Writer: Victor LaValle
Art: Leonard Kirk
Colors: Rain Baredo
Letters: VC’s Cory Petit
Cover: Ryan Stegman, JP Mayer & Frank Martin
Variant Cover: Maria Wolf
Publisher: Marvel Comics
Release Date: July 6th, 2022
Reviewer: Theron Couch
Sabretooth is loose! Has Doug Ramsey made a deal with the devil, and what about the rest of the mutants in the Pit? This issue brings to a close one of the most engaging stories of the Krakoa era, and there is no shortage of consequences. Let’s dive into Sabretooth #5 by Victor LaValle to see what shakes out!
There’s a lot of plot to wrap up in Sabretooth #5, and Victor LaValle ties it up ably. The series ends with threads in place to spin off into another, but all of the story beats that have been at work since the first issue are satisfactorily concluded. The willingness to work with others that Sabretooth displayed is twisted here as he betrays some allies while searching for others who share his vicious tendencies.
Second, to Sabretooth, the character with the most development in this issue is Doug Ramsey. He’s a victim of his own good intentions, and he knows it. When he makes his confession to Oya, Third Eye, Nekra, Melter, and Madison Jeffries, they rightly lay blame at his feet and offer him no absolution.
Ramsey reveals that releasing Sabretooth was necessary because he was damaging Krakoa. This is a fascinating idea that raises the question of whether the Quiet Council, putting Sabretooth in the Pit for dubious reasons, bears responsibility for that damage and ultimately broke their own law about not hurting the island.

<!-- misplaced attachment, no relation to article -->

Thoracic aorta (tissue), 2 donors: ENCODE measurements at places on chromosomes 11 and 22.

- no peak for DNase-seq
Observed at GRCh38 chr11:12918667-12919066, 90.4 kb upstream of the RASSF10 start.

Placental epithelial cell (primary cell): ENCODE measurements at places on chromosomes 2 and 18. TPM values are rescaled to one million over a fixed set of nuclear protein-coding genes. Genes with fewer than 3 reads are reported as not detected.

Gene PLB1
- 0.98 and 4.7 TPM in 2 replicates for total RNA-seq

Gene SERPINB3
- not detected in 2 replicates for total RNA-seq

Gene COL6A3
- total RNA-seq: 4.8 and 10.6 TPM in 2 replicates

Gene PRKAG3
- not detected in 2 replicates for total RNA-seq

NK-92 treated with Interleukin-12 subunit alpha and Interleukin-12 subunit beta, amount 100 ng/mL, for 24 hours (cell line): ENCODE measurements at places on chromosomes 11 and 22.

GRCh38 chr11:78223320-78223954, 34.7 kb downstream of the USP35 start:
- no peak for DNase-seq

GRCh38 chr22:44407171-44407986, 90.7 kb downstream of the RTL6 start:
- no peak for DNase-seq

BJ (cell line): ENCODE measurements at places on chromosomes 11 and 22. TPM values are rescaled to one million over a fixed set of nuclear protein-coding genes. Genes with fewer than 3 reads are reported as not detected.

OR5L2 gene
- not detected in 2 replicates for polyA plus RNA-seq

This series hasn’t pulled any punches critiquing the justice and prison system, both in the comic and in the real world. Sabretooth #5 doesn’t let up. LaValle still takes time to dwell on the aftermath of Sabretooth’s incarceration. Xavier’s greatest indiscretions have so far been known only to the Quiet Council but now, thanks to Sabretooth and his imprisoned companions, word of the unfairness of Krakoa’s justice system is poised to spread throughout the island.
The damage to mutants’ trust in Xavier plays into the series’s metaphor. Sabretooth has asked us to think about how criminal justice and incarceration work within society. This issue, most directly laying the blame at Xavier’s feet (complete with a full-page spread of him standing over a “Sabretooth was right” carving), invites us to wonder whether a system proven to be corrupt can ever be trusted again.
Leonard Kirk finishes off the series once again handling both pencils and inks which is welcome. He’s shown a particular talent in showcasing Sabretooth’s various moods, and no small part of that is due to his inks. He gives Sabretooth just the right amount of menace, adjusting it to fit his expression at any given time. The page focusing on Xavier is filled with the faces of the characters that the prisoners spoke to in previous issues, and Kirk captures a mix of anger and betrayal on each of their faces.
Rain Beredo’s colors once again create a contrast between the Pit and Krakoa with the Pit looking somewhat muted by comparison. Even the characters’ outfits lack the brightness that we see for those on the surface.
Compared to the previous issues, Sabretooth #5 is the weakest. But that in no way means it’s bad or even middle of the road. It’s another strong issue. The story is tight. The plot threads resolve tidily. And the issue spends enough time with the main characters to satisfy. It also continues the commentary that’s been present throughout.
The weakness is in its effort to set up the follow-up story. It’s already been reported that Marvel has more plans for Sabretooth, and the building blocks for that story are evident throughout this issue. While LaValle doesn’t linger on them too much, it does create a cliffhanger feel that leaves the final pages feeling underwhelming.